Captain Soutack watched the planets in the system come to life in a superior way. It was one of the most serene things he’d ever bore witness to and the primary reason for his continued service to the Imperium. Looking down on a planet as you passed by was as close to touching the hand of a God as man could ever come.

“We’re now entering the Telgeise System, sir. Estimated time to planetary orbit is seven hours and twenty-two minutes.”

“Bring up the immediate sector to include all neighboring systems on screen one. I want to know if the Xemp’s or the United Federation has anything nasty waiting for us.”

The Tech’s fingers moved faster than the words could come out, and soon everyone on the bridge was staring at this tiny corner of space.

“Defense grid is all clear, sir.”

Soutack grinned despite himself. He didn’t envy the men and women he was about to strand here, but he was sure glad it was the only thing he was responsible for. The hardest part now was going to be getting his fleet out before one of their two enemies picked them up. Cut off from the rest of the armada and at the edge of controlled space, his fleet was a disaster waiting to happen. He wanted to drop the ground pounders off and be gone before anyone noticed they were here.

“Inform General Pierce that we have entered the target system. Planet fall will commence in twelve standard hours.”

“Yes, sir.”

“Ensign, alert all ship commands. The fleet will deploy into defensive array and head for the staging areas in thirty minutes. I want all staff officers in the briefing room for mission brief and deployment orders at once. Let’s make this painless so we can get the Hells out of here, gentlemen.”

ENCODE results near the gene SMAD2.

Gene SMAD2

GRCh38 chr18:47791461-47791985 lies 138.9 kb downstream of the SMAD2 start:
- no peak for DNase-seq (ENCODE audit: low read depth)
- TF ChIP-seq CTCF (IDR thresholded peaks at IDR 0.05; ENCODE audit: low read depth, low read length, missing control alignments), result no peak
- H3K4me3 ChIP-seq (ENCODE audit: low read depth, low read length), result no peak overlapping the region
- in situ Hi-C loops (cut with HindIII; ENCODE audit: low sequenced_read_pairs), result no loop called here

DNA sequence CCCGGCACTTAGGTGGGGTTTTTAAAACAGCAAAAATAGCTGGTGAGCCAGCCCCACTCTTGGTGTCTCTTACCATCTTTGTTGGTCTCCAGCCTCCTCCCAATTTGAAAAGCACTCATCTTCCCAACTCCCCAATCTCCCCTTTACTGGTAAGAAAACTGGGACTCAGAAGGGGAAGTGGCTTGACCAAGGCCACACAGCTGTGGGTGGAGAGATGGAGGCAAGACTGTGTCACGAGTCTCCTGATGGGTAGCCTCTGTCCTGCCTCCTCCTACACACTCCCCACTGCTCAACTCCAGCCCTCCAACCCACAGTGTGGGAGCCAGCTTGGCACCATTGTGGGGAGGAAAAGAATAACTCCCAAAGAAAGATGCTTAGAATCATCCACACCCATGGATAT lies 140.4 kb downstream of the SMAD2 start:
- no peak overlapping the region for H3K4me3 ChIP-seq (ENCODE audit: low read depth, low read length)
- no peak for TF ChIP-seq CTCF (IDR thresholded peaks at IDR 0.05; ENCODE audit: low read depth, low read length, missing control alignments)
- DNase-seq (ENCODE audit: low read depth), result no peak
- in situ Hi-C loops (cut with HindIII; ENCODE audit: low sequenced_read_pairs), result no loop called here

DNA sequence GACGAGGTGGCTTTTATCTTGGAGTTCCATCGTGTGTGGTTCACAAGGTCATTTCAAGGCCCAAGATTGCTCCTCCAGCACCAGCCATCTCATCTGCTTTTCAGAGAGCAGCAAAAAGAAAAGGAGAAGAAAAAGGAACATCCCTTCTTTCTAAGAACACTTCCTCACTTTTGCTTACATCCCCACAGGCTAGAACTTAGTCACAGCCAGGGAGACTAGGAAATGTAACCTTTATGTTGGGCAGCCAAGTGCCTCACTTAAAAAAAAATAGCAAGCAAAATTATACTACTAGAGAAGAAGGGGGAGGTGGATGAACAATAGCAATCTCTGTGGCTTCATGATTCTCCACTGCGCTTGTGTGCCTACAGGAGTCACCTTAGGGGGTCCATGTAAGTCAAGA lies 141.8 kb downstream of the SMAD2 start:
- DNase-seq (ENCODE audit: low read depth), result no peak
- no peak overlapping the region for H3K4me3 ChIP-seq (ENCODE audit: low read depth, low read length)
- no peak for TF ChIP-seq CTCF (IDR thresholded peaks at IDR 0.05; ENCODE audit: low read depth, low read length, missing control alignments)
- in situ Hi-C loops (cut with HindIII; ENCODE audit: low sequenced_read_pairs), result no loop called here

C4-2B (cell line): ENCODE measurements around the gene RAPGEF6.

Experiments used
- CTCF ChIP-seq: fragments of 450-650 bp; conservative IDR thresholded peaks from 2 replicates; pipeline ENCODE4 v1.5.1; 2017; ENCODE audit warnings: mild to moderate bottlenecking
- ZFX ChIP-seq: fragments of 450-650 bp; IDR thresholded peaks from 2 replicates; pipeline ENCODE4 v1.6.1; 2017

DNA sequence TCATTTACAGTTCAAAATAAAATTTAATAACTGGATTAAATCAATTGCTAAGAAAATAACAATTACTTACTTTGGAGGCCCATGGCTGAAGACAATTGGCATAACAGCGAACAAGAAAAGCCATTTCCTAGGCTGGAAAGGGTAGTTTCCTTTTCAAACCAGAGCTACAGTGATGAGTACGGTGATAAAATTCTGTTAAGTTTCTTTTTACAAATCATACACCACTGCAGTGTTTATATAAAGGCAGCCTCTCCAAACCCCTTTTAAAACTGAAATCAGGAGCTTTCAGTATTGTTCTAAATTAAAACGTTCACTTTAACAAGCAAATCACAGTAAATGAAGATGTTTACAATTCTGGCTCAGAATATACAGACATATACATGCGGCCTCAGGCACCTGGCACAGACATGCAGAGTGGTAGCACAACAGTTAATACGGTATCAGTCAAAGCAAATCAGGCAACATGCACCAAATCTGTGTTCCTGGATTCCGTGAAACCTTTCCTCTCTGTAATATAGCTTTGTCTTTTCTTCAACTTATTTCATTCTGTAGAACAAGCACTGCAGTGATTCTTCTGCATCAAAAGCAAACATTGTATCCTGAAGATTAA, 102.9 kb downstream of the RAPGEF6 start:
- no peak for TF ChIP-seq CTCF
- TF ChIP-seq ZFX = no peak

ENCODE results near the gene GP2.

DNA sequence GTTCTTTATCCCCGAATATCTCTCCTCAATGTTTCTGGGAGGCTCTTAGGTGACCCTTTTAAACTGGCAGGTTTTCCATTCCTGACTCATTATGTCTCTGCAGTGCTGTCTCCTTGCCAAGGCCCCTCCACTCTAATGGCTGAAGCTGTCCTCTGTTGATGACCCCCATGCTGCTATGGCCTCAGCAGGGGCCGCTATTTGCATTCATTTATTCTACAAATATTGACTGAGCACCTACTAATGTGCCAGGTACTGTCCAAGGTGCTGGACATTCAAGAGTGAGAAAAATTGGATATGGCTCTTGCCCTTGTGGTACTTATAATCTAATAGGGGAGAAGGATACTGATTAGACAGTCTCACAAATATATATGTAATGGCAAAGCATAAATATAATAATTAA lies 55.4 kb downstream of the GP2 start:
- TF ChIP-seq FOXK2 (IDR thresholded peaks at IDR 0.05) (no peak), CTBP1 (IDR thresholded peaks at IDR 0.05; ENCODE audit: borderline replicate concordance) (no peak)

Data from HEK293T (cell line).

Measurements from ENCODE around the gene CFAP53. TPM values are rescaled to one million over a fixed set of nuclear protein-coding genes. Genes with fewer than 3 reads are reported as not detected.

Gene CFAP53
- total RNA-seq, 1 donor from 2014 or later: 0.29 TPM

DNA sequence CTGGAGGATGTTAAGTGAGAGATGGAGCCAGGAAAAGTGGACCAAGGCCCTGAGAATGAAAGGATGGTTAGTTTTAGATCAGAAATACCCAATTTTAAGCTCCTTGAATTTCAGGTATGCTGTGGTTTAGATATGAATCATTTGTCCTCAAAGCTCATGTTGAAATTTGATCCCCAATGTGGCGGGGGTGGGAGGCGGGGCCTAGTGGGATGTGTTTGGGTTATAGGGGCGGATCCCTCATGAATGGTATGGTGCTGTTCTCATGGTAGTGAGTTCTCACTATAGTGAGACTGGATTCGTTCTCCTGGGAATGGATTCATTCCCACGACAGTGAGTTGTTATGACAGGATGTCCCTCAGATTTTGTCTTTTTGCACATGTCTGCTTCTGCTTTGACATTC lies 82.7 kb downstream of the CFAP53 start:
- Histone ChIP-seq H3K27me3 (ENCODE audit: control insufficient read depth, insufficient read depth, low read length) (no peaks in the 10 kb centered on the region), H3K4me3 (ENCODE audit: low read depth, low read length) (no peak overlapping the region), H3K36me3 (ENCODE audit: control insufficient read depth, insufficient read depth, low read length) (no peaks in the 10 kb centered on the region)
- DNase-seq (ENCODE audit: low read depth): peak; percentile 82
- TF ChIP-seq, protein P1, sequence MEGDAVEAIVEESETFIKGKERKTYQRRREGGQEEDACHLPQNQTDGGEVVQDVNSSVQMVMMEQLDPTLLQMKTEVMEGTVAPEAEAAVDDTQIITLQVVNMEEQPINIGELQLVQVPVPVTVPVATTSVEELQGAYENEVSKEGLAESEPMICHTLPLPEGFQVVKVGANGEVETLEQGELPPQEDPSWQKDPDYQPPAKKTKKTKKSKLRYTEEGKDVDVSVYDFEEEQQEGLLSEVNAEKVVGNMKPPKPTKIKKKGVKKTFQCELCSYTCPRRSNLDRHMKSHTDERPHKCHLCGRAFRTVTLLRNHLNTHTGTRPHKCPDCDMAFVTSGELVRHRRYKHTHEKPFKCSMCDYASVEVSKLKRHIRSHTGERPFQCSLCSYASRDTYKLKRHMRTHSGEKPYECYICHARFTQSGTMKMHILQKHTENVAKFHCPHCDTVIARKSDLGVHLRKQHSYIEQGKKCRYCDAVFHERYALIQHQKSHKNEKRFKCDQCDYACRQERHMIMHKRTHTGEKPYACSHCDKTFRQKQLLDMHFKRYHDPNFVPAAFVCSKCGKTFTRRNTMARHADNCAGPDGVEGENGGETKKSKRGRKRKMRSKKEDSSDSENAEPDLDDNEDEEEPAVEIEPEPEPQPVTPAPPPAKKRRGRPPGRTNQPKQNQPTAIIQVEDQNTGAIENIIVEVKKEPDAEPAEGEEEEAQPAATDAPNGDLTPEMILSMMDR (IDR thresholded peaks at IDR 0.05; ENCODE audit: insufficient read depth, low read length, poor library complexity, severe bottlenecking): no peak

Soutack took his chair and watched a bluish-red planet come up on the main screens. “Gods help them,” he whispered.

 

Major General Joneth Pierce stood examining his uniform for deficiencies. Of course, there were none, but a good soldier always double-checked — especially before he made an entrance among subordinates. Pierce had an overabundance of ribbons and awards for the thousands of campaigns and battles he’d been privileged to participate in. A scar ran from the corner of his left eye down to his shoulder. He kept closely cropped hair, gray and nearly gone now. A perpetual snarl twisted his ashen face, even when he was pleased.

His career was only twenty-four years young, and many were whispering his name for the next chair on the Imperium War Staff. As was the case with most of his career, he found his reputation preceded him when he arrived to assume the command of the 76th. It was already a famous division, but with Pierce’s brilliance in strategy and the natural ability to bring out the best in his troops, it fast became the most feared in the Xempsarillian War. Every one of them would follow unquestioningly where he chose to lead. He could ask for none better. They were his pride and joy, and he theirs.

The very air about him held an air of authority and respect the ensign had never felt. Pierce was known for his lack of humor, and many of the brass were against the style of tactics he often employed, but none could dispute the overall efficiency with which he accomplished his goals. It had been many years since the last time he had left the field in defeat.